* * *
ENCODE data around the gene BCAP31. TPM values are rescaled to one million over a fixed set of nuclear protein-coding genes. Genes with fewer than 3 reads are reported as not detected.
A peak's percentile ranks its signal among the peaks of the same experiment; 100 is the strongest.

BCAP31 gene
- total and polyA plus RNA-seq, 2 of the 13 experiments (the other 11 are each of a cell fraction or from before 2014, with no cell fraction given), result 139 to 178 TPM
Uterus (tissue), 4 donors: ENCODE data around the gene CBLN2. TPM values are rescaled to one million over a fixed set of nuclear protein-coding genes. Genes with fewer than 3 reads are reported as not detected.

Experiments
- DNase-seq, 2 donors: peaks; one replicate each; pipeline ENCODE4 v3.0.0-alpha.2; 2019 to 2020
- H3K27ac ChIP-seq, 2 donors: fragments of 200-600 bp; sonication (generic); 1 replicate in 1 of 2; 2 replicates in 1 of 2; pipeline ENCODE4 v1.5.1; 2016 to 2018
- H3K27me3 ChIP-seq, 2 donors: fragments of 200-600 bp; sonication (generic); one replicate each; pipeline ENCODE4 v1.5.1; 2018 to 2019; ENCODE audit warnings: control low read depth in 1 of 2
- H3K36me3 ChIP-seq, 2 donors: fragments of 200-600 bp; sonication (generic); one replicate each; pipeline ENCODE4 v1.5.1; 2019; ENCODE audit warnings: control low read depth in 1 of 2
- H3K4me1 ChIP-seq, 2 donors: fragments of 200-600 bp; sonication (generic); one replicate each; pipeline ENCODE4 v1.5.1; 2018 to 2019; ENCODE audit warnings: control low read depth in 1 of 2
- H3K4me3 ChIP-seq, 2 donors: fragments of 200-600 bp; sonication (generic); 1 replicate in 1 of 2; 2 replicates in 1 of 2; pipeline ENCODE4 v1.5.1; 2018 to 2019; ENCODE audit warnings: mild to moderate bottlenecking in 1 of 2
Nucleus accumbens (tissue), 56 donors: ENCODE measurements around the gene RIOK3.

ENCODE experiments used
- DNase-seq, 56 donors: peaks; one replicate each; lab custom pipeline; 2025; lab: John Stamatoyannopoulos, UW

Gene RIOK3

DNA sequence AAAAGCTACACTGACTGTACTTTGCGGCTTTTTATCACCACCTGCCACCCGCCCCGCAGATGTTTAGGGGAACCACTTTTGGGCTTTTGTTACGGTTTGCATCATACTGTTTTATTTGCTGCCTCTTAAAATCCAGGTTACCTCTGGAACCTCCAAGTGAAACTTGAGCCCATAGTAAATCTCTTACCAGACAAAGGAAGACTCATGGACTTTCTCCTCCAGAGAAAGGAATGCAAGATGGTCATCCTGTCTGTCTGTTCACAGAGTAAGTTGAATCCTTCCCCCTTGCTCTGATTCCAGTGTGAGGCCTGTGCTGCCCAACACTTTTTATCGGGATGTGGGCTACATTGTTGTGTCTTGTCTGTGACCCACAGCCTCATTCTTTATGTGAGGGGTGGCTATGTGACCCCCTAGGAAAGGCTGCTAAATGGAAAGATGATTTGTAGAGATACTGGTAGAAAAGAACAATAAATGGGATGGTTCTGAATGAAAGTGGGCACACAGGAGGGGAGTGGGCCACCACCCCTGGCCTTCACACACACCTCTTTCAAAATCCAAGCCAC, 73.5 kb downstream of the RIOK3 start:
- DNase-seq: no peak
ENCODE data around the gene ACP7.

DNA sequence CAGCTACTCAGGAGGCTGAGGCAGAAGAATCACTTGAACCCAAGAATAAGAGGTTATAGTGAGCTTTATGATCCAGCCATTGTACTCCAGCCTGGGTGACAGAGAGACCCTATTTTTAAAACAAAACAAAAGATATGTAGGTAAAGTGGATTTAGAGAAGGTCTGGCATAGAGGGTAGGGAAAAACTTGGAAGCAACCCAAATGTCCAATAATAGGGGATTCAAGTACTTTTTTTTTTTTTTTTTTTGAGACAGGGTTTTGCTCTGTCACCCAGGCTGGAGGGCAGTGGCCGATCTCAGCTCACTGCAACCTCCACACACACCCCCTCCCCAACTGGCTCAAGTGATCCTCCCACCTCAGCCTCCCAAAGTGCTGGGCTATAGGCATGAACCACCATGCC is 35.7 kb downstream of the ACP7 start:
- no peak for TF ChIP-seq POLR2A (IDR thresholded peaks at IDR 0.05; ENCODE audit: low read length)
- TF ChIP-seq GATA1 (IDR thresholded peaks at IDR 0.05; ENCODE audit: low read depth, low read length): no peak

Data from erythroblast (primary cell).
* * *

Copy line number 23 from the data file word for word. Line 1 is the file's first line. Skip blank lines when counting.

Data from erythroblast (primary cell).